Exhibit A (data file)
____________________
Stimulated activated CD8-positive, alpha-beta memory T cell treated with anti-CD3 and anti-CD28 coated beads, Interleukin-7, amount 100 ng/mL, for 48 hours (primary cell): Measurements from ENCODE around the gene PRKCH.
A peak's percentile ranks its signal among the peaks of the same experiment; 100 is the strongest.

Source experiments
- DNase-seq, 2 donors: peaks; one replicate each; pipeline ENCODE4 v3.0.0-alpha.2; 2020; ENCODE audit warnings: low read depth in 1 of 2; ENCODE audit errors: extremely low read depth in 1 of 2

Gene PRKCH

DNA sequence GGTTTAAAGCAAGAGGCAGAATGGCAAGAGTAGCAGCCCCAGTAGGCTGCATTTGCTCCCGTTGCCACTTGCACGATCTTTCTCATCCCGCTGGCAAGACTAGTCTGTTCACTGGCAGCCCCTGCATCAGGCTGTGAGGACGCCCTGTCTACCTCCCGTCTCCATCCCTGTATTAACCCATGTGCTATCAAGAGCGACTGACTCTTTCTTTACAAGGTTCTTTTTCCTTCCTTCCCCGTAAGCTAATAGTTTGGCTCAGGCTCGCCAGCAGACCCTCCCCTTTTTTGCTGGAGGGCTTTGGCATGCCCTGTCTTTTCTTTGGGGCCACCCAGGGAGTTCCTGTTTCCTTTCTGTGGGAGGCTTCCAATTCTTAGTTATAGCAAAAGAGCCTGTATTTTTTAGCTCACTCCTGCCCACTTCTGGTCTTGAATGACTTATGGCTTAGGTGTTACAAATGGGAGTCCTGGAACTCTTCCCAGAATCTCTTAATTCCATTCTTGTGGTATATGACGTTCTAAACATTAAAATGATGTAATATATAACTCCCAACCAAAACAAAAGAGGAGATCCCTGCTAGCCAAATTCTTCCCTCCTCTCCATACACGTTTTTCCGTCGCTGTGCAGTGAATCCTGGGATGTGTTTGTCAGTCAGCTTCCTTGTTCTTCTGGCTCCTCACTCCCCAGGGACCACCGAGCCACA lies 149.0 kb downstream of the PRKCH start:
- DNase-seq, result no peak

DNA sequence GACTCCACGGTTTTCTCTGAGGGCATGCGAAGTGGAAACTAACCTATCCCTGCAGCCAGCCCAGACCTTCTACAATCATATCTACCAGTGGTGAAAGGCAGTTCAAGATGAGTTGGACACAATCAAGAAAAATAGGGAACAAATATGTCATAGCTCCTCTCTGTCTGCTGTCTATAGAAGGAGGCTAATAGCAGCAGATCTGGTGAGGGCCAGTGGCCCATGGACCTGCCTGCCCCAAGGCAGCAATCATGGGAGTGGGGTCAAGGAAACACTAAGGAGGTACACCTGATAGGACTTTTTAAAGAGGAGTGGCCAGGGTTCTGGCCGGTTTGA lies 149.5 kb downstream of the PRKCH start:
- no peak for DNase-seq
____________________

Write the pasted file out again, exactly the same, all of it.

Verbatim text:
Stimulated activated CD8-positive, alpha-beta memory T cell treated with anti-CD3 and anti-CD28 coated beads, Interleukin-7, amount 100 ng/mL, for 48 hours (primary cell): Measurements from ENCODE around the gene PRKCH.
A peak's percentile ranks its signal among the peaks of the same experiment; 100 is the strongest.

Source experiments
- DNase-seq, 2 donors: peaks; one replicate each; pipeline ENCODE4 v3.0.0-alpha.2; 2020; ENCODE audit warnings: low read depth in 1 of 2; ENCODE audit errors: extremely low read depth in 1 of 2

Gene PRKCH

DNA sequence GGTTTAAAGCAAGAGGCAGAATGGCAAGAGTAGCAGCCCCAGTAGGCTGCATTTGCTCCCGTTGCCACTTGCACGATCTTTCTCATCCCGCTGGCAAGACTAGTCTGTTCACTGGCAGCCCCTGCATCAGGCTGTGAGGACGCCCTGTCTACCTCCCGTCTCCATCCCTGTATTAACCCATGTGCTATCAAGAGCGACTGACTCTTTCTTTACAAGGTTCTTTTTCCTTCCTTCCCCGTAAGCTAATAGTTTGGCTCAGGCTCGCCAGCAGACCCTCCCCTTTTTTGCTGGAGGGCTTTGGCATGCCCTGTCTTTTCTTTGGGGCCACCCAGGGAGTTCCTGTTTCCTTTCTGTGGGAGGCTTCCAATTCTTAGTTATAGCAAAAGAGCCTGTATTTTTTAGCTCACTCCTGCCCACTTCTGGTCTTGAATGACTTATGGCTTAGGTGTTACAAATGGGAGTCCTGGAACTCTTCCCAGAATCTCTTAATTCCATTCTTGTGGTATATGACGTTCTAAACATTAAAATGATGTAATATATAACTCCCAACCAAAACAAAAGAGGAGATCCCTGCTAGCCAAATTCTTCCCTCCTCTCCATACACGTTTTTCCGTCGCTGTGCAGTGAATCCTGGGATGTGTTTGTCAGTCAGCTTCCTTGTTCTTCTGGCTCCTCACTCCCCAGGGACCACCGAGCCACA lies 149.0 kb downstream of the PRKCH start:
- DNase-seq, result no peak

DNA sequence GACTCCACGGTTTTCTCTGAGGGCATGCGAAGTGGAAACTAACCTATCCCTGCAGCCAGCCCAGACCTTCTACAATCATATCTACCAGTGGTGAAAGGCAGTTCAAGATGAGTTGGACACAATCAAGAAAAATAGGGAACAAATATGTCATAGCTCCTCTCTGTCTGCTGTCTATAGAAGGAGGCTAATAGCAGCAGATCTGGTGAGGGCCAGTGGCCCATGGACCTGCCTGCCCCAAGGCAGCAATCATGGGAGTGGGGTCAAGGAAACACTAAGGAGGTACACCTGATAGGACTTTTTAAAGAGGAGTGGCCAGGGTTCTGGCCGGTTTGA lies 149.5 kb downstream of the PRKCH start:
- no peak for DNase-seq